Comment


                    #10
                    Things have been very volatile lately, I suspect partly due to the uncertainty amongst students over the summer having a knock-on effect.
                    Rents were much lower a couple of months ago, then shot up near the start of term, they may not stay as high.

                    You may get £800, for 3 months, then a void, then a refurbishment, then a new tenant at £700, who doesn't pay their rent and trashes the place...
                    Or you may get £800 a month going forward, and everything is fine, who really knows?

                    Comment


                      #11
                      It is a paradox but you will make more money as a landlord in the end by charging less than the best open market rent. This is because your tenant will tend to stay put, so less void time, less refreshing the property between lets, less default, less wear and tear with people moving in and out. Also if the tenants think they are getting a damned good deal, in my experience they are less inclined to take the P155. Ive got a few tenants holding over as assured periodic tenants for in excess of ten years

                      Comment


                        #12
                        Agree with everyone else here really. Push it up high enough and they will have their feathers ruffled and may leave out of spite leaving a void.

                        Comment


                          #13
                          So the Country is NOT drastically short of rental properties after all then.

                          Maybe just me being lucky then as i have people waiting to move in before anyone moves out - and thats without advertising.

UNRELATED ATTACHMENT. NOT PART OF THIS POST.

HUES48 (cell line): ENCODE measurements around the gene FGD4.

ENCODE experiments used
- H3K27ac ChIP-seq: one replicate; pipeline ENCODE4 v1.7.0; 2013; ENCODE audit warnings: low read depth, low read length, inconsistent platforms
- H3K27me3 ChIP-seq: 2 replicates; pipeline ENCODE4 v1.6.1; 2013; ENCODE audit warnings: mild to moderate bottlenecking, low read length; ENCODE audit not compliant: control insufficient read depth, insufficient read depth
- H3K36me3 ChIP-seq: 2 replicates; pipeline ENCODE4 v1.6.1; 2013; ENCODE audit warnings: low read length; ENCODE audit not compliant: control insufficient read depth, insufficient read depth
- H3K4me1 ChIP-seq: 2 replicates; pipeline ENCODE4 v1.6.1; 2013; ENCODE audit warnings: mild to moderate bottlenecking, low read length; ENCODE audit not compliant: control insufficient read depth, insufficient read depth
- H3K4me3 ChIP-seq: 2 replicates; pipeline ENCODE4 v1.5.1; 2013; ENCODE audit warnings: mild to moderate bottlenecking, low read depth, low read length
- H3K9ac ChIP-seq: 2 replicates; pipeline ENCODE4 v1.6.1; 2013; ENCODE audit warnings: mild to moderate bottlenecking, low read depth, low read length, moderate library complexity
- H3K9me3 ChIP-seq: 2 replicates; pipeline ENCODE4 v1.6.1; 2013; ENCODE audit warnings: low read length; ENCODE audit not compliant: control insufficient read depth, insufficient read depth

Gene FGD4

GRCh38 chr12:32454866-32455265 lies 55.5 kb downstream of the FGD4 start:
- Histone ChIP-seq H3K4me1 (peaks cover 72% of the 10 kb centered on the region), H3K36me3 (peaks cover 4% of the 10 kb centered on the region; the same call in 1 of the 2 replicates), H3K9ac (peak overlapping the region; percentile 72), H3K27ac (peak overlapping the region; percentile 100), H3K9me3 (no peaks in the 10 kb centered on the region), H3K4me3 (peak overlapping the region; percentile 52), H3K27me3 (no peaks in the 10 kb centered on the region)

My views are my own - you may not agree with them. I tend say things as I see them and I don't do "political correctness". Just because we may not agree you can still buy me a pint lol

                          Comment


                            #14
                            Approach depends on various factors - including perhaps most obviously whether they are good tenants.

                            Personally I cannot envisage a scenario where I would max out the rent being charged to my tenants so that I could enjoy 'a few nice holidays'. (In case anyone was wondering why landlords tend to be so widely despised...)

                            Agree with the approach suggested in post #7. Discuss with the tenants, point out that they are paying below market rent and implement stepped increases. A fairy widely-accepted tenet of business is to leave something on the table.

                            You can of course evict using Section 21 for any reason if you wish, once they are out of fixed term.

                            It wasn't the original question, but FWIW consensus here always seems to be to let tenancies go periodic.
                            There is a fine line between irony and stupidity. If I say something absurd please assume that I am being facetious.

                            Comment


                              #15
                              Ahem. *fairly.
                              There is a fine line between irony and stupidity. If I say something absurd please assume that I am being facetious.